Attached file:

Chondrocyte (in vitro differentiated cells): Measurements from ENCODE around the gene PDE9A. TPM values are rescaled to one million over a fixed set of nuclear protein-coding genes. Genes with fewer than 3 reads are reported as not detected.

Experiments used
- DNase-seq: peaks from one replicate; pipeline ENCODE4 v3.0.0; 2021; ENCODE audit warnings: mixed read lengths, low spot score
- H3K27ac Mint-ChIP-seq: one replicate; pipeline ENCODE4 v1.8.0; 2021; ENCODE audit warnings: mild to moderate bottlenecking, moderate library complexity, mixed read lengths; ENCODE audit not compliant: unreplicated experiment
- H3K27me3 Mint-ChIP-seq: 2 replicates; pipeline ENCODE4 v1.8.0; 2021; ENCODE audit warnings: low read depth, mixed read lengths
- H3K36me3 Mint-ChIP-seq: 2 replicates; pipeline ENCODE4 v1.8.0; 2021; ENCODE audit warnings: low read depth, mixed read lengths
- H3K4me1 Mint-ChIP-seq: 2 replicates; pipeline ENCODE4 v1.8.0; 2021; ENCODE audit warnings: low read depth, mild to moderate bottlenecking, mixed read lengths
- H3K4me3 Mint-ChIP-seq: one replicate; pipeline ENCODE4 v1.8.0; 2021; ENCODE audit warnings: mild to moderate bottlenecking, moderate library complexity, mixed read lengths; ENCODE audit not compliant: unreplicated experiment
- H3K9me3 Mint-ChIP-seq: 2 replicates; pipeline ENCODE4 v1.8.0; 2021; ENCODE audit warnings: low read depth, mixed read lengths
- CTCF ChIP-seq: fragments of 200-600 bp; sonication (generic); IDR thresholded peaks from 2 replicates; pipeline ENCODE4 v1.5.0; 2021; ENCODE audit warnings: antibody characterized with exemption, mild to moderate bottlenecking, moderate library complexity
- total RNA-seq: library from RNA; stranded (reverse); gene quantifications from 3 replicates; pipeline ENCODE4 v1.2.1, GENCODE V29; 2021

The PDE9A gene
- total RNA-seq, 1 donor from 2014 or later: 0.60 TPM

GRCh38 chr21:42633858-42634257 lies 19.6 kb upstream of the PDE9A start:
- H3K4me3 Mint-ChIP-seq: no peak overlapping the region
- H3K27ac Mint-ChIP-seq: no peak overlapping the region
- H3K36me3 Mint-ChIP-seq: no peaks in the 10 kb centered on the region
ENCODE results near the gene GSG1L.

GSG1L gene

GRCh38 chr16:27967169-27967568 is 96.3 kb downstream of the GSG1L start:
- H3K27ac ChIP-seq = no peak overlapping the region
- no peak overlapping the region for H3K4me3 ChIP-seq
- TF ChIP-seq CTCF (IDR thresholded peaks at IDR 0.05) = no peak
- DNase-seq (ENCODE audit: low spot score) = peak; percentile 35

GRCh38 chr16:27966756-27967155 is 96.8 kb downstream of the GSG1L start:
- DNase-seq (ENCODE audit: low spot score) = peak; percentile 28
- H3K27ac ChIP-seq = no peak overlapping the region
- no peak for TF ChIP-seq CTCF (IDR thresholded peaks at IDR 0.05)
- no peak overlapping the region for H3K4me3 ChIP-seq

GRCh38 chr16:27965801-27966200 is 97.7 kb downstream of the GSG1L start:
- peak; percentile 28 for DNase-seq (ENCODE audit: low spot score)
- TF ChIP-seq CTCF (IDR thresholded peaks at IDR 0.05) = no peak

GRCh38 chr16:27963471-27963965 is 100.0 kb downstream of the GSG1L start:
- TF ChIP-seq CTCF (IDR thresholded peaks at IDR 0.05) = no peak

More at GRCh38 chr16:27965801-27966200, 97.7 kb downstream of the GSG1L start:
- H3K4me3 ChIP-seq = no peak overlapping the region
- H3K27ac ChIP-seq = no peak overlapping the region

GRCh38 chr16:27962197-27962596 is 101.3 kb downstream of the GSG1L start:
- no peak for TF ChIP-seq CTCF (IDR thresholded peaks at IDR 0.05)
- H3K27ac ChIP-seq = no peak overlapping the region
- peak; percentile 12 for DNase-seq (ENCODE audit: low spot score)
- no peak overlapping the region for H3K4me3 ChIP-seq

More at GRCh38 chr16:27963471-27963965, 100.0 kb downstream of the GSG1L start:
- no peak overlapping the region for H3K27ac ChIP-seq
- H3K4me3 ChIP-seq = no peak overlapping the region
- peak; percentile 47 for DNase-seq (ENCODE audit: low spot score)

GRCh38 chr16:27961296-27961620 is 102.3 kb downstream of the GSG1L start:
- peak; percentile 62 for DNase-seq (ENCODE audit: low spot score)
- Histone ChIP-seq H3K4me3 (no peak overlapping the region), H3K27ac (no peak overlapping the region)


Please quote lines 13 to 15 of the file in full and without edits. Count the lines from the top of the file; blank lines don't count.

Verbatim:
- total RNA-seq, 1 donor from 2014 or later: 0.60 TPM

GRCh38 chr21:42633858-42634257 lies 19.6 kb upstream of the PDE9A start:
- H3K4me3 Mint-ChIP-seq: no peak overlapping the region